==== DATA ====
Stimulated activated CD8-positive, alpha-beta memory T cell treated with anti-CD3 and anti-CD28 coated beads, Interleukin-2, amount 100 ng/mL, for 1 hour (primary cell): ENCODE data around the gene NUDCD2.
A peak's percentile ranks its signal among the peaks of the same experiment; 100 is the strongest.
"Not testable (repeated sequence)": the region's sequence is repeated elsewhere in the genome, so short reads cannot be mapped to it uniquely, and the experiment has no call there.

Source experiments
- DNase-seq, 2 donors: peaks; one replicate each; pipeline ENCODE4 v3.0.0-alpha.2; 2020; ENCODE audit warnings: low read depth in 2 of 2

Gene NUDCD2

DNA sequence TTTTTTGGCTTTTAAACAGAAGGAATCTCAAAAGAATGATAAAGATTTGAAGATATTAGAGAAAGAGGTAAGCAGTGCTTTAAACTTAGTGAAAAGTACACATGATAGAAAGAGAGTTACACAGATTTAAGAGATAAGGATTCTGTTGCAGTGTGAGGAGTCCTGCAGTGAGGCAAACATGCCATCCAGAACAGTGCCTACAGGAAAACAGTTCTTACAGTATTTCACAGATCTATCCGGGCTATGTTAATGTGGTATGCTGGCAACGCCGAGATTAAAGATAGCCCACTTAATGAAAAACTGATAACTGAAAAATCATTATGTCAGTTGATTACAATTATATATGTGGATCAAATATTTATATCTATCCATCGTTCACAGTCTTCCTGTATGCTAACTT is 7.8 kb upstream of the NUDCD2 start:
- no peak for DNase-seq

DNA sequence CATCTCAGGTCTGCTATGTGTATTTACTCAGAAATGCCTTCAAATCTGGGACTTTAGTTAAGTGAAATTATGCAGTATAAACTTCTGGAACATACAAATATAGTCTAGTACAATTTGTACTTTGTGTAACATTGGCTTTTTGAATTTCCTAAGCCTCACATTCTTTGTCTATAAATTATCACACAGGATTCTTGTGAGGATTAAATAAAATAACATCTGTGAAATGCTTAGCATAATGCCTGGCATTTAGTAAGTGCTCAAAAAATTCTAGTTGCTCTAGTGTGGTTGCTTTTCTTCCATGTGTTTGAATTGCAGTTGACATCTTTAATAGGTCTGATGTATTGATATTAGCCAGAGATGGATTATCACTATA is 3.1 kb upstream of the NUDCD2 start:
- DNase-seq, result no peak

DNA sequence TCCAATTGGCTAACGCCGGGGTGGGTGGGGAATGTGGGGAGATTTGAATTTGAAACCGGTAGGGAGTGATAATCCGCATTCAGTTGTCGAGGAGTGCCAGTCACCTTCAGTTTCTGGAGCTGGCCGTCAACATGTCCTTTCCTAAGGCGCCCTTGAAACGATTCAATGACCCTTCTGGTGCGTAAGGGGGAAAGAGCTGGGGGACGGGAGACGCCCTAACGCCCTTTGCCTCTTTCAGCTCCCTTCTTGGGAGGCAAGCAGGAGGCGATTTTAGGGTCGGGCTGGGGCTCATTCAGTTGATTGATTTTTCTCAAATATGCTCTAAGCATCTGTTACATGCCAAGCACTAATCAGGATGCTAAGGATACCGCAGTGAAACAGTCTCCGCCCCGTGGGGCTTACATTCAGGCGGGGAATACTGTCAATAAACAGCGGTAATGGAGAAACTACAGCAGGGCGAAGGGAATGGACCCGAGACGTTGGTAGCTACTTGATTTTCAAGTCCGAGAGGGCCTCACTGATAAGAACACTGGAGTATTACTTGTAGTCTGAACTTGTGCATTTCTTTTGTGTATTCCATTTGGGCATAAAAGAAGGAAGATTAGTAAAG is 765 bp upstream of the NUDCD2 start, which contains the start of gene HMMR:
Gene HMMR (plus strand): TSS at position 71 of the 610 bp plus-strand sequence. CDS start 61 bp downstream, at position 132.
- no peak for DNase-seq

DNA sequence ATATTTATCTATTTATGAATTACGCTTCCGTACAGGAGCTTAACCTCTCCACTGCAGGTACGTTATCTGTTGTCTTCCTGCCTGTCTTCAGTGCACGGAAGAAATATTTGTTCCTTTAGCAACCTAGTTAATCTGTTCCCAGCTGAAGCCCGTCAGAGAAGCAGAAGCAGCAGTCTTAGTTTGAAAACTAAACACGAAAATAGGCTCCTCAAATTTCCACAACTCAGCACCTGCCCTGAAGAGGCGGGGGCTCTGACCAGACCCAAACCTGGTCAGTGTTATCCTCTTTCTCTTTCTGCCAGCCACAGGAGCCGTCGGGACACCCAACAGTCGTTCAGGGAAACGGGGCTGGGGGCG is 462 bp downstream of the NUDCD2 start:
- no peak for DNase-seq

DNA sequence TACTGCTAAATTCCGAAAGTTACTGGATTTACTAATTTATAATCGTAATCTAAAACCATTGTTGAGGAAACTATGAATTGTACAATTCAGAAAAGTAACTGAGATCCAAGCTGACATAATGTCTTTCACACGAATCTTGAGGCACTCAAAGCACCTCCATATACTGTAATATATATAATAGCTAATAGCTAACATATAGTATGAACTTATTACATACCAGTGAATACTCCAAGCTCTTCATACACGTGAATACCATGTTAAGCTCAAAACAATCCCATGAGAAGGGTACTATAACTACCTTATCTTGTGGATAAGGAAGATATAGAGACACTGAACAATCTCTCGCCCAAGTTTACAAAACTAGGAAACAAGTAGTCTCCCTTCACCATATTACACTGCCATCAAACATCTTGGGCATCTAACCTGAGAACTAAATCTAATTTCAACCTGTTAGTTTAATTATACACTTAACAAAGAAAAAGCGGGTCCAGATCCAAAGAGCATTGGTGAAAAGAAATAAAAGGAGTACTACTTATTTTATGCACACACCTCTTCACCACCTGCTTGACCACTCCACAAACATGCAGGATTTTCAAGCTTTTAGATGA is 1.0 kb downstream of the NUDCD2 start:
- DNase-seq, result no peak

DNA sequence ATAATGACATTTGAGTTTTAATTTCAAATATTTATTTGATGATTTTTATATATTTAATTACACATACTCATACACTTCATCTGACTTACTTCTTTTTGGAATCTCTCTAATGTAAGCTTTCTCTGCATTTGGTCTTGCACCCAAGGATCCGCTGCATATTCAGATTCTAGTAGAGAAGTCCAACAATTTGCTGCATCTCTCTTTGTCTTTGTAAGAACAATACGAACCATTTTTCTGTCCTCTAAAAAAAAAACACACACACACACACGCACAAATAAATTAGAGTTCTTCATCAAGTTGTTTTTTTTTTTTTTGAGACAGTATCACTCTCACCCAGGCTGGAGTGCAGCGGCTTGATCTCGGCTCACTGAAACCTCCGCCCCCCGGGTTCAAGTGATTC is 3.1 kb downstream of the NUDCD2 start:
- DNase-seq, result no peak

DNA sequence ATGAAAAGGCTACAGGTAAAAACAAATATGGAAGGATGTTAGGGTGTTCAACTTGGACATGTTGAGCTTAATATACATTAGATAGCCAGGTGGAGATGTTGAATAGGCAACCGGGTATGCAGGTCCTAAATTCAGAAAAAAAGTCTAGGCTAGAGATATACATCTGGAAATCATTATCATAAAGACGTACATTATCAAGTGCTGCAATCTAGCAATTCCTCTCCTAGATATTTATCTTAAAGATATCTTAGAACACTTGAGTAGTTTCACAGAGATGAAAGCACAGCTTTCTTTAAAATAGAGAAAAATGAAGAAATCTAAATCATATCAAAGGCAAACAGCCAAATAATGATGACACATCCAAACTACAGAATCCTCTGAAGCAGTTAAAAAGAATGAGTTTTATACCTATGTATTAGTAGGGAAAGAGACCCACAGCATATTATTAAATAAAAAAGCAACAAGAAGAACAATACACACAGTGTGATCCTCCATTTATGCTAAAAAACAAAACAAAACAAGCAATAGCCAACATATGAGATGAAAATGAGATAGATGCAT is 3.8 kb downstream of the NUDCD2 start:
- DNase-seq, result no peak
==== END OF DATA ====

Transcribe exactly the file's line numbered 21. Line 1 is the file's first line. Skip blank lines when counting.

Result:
- DNase-seq, result no peak